November 8, 2011
The death of Michael Jackson at the hands of his physician Conrad Murray exposes a little-known but potentially highly dangerous fact: any licensed physician can prescribe any patient almost any medicine.
Jennifer Bard, Alvin R. Allison Professor of Law and director, Health Law Program, Texas Tech University School of Law, (806) 742-3990 ext. 349, firstname.lastname@example.org.
• After criminal charges were filed against Murray in relation to Jackson’s death, the Texas Medical Board entered into an “agreed order of restriction” in which Murray agreed to “be restricted from using or administering any anesthetic agent that is normally administered by an anesthesiologist, including but not limited to propofol or any other heavy sedative medications,” but they were careful to say that the order does not prohibit him from prescribing pain medication or anti-anxiety medication.
• Even though the Food and Drug Administration (FDA) approves drugs only for specific uses with specific patient populations, there is no legal barrier to doctors prescribing the drug “off-label” once it is on the market.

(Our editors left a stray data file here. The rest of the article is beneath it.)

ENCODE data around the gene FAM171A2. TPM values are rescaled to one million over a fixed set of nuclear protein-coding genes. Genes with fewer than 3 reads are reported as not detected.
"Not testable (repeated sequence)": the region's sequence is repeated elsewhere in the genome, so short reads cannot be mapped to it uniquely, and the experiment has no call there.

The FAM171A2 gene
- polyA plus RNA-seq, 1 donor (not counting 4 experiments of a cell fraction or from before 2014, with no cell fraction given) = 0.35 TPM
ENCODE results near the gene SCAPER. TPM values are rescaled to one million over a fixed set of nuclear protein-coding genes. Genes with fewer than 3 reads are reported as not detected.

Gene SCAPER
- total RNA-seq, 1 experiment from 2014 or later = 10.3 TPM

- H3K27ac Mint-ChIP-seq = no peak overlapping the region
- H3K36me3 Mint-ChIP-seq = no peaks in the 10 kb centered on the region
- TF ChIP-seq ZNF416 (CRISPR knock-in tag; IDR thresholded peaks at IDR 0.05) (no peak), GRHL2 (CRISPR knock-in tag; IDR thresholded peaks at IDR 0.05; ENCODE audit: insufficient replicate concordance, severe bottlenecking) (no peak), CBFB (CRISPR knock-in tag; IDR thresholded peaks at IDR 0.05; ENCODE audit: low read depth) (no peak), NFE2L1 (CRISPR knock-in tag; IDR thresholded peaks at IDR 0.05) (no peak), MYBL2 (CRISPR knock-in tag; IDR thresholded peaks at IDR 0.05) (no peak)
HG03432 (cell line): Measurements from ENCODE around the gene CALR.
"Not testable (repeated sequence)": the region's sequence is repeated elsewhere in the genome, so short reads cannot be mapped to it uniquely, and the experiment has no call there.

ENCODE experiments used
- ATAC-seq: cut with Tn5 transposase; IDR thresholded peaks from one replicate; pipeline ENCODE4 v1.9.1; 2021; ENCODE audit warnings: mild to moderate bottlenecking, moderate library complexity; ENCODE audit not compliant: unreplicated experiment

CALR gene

• According to the Centers for Disease Control (CDC), there has been at least a 10-fold increase in the medical use of opioid painkillers during the last 15 years because of a movement toward more aggressive management of pain.
• Once the drugs reach patients, the results can be disastrous. According to the CDC, “Drug overdose deaths were second only to motor vehicle crash deaths among leading causes of unintentional injury death in 2006 in the United States.”
• “Michael Jackson’s death came as a direct result of a doctor who had no training in anesthesiology administering a highly dangerous and potent drug never intended to be used outside of an operating room.”
• “Dr. Murray’s actions in prescribing an operating room drug are extreme, but deaths from more commonly prescribed narcotics are increasingly common. The laws intended to monitor prescription of dangerous drugs are there to prevent these drugs being sold on the open market, not to protect the patient.”
“Dr. Murray's use of propofol as a home administered sleep-aid is an example of the harm that can come from unlimited prescription powers.”